Originally Posted by Steve Williams
The M8 has crossed my mind more than once. The cost still scares me though.
I am curious though about the Empty Mind not being compatible with photography. Seems as if a visual release could be beneficial. I just finished reading Walter Isaacson's biography of Albert Einstein and it seemed obvious that Einstein sort of lived a non-stop Empty Mind approach that allowed him to see things others could not.
When I look at my personal photos I can see a repeating of things. I just can't get my head emptied of "this is good composition, this is worth shooting, Cartier-Bresson already did this, blah and blah..."
I do appreciate the feedback though.
The problem I have is with 'empty mind' and 'prepared mind'. In photography (as in Buddhist practice) you need to have a framework for what you are going to see, and 'empty mind' is as much a framework as slavish following of the 'rules of composition' or the excessive analysis you describe.
My most original thoughts generally come unexpectedly, from a vast range of sources. For example, I've just written a piece for my AP column in the UK which was prompted by something I read in a book about folk song: about how the historical accuracy or factuality of a folk song is substantially irrelevant to its success and impact.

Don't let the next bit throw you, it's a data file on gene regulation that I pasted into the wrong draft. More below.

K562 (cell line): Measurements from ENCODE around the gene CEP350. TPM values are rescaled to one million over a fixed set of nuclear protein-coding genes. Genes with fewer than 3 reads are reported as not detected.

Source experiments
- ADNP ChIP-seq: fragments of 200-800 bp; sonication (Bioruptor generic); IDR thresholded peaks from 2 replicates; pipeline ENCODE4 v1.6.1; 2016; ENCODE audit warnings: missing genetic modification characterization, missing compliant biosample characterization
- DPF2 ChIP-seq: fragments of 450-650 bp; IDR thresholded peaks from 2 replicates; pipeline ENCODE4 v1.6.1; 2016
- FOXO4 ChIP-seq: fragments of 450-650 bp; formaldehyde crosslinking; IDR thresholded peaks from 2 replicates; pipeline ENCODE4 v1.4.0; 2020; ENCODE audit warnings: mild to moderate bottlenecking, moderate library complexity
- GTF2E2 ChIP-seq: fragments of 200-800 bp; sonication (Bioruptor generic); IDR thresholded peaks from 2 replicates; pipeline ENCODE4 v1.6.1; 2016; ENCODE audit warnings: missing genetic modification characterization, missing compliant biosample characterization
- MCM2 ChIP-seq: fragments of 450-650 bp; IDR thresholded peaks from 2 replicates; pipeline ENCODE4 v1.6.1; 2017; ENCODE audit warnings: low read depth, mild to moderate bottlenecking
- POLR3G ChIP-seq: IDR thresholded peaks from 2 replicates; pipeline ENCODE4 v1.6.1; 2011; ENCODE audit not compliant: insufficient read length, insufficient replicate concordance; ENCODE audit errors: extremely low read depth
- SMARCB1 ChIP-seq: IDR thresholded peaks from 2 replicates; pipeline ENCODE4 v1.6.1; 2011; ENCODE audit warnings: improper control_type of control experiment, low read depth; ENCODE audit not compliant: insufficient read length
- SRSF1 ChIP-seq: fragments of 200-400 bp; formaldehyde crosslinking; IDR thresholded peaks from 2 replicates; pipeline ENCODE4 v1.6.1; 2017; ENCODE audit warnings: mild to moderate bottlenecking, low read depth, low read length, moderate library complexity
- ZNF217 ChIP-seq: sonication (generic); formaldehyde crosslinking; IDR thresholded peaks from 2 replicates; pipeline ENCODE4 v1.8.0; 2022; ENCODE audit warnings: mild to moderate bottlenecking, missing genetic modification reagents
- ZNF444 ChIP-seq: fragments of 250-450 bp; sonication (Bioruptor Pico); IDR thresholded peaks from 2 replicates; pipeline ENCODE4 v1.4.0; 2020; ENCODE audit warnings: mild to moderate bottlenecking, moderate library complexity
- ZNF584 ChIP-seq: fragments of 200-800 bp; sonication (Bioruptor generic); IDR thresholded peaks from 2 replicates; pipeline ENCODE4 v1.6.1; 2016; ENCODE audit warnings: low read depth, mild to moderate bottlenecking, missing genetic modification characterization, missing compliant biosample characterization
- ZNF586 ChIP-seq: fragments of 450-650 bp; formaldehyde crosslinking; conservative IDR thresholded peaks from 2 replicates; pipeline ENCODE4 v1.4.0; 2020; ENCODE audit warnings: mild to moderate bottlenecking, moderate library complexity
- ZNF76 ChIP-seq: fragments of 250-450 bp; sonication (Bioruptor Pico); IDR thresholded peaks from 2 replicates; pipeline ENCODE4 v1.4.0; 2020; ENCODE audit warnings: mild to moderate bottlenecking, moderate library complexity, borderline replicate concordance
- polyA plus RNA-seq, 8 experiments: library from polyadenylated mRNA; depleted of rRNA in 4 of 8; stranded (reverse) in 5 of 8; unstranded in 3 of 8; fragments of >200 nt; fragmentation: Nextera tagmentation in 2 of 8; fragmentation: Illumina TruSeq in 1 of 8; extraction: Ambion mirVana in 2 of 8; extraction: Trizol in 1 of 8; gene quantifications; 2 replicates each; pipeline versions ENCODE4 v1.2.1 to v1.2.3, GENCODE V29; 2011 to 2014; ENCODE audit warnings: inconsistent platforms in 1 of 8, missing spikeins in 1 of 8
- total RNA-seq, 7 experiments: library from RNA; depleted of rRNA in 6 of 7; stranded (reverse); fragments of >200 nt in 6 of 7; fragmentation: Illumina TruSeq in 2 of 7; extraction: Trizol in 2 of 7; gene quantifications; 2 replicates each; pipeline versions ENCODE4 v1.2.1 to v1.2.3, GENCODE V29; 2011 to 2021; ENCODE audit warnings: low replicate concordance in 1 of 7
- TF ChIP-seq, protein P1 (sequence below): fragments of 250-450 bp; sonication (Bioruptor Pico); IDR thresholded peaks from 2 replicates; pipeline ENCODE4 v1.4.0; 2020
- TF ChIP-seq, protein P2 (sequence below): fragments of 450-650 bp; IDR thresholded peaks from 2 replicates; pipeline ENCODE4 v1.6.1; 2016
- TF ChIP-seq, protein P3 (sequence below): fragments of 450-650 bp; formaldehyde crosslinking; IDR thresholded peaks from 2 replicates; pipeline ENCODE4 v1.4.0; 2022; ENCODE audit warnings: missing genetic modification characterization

In photography, I'm much inclined to shoot first and ask questions afterwards, which may be why I am happier with 35mm than with 8x10 inch. What happens, increasingly, is that I see something and then 'shoot around' it. Sometimes my favourite shots are not the ones I expected, and I can't even explain why I like them. At least, not to myself, though I can always do the Empty Artspeak if someone is interested.
Maybe 40 years ago I wrote a poem that began, "I see everything twice today," about that special intensity that comes when you see things as if for the first time. Today, I try to remember always to look at things, for themselves, for their beauty, not as potential subjects for pictures. Often I forget to shoot; only later do I think, "Oh, bugger, I could have photographed that." Sometimes, at the time, I think, "That's too hard to photograph." But sometimes I get pictures.
This is why, FOR ME, your approach of 'X films per week' would be counterproductive -- and why I don't want to use a camera I don't like. I'm not saying you will feel the same way; just suggesting it as an alternative.
There's a wonderful phrase, 'hardening of the categories'. Ask yourself, "Am I doing it this way because I have always done it this way? How else could I do it?" And even if the new way doesn't sound as good, give it a try. It might surprise you.